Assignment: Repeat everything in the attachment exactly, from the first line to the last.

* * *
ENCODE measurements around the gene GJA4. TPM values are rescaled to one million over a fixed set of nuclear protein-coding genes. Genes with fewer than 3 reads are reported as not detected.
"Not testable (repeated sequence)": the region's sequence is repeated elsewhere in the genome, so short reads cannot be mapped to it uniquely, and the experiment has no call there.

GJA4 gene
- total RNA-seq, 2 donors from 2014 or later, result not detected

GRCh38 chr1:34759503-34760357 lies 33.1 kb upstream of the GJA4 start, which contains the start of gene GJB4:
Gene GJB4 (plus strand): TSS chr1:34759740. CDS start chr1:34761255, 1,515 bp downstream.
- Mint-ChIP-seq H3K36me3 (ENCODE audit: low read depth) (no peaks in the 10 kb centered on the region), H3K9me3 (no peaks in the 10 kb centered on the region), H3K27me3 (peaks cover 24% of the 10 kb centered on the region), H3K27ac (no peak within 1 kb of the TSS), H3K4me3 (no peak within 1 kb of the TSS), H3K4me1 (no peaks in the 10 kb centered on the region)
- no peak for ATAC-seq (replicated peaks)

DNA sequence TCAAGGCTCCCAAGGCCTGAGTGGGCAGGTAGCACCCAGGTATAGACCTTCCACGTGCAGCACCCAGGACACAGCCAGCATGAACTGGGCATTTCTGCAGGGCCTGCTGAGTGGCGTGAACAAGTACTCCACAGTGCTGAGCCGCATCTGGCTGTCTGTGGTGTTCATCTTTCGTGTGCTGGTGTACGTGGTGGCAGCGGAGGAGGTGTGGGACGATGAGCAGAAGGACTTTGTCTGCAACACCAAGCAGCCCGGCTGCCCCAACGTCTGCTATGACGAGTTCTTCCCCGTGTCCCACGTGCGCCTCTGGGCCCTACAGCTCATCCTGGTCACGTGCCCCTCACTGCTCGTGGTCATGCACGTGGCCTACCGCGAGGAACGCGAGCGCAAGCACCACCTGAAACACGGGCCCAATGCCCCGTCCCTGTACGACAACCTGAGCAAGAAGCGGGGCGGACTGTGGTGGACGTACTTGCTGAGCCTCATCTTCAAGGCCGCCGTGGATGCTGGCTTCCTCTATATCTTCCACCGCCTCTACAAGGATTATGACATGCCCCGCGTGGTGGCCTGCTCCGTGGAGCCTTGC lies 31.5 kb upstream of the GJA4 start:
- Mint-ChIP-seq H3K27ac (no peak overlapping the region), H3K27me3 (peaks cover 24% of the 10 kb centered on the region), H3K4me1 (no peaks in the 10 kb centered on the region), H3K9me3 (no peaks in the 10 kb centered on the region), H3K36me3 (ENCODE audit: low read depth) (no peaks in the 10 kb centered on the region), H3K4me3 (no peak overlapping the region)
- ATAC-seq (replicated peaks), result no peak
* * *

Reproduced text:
ENCODE measurements around the gene GJA4. TPM values are rescaled to one million over a fixed set of nuclear protein-coding genes. Genes with fewer than 3 reads are reported as not detected.
"Not testable (repeated sequence)": the region's sequence is repeated elsewhere in the genome, so short reads cannot be mapped to it uniquely, and the experiment has no call there.

GJA4 gene
- total RNA-seq, 2 donors from 2014 or later, result not detected

GRCh38 chr1:34759503-34760357 lies 33.1 kb upstream of the GJA4 start, which contains the start of gene GJB4:
Gene GJB4 (plus strand): TSS chr1:34759740. CDS start chr1:34761255, 1,515 bp downstream.
- Mint-ChIP-seq H3K36me3 (ENCODE audit: low read depth) (no peaks in the 10 kb centered on the region), H3K9me3 (no peaks in the 10 kb centered on the region), H3K27me3 (peaks cover 24% of the 10 kb centered on the region), H3K27ac (no peak within 1 kb of the TSS), H3K4me3 (no peak within 1 kb of the TSS), H3K4me1 (no peaks in the 10 kb centered on the region)
- no peak for ATAC-seq (replicated peaks)

DNA sequence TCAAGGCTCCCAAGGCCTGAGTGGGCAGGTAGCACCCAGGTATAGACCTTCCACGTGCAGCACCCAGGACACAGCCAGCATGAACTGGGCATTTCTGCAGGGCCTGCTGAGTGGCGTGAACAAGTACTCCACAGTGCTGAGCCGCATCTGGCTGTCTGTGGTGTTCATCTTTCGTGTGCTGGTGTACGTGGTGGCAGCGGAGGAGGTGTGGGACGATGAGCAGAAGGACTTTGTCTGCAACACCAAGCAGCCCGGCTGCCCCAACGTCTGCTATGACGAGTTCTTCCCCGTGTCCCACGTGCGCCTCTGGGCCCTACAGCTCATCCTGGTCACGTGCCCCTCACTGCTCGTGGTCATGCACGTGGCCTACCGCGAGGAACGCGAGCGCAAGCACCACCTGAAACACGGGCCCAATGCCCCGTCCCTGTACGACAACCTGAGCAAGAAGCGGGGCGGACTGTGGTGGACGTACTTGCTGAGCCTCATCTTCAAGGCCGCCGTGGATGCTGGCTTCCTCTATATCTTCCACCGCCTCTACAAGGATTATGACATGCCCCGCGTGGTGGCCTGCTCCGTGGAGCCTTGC lies 31.5 kb upstream of the GJA4 start:
- Mint-ChIP-seq H3K27ac (no peak overlapping the region), H3K27me3 (peaks cover 24% of the 10 kb centered on the region), H3K4me1 (no peaks in the 10 kb centered on the region), H3K9me3 (no peaks in the 10 kb centered on the region), H3K36me3 (ENCODE audit: low read depth) (no peaks in the 10 kb centered on the region), H3K4me3 (no peak overlapping the region)
- ATAC-seq (replicated peaks), result no peak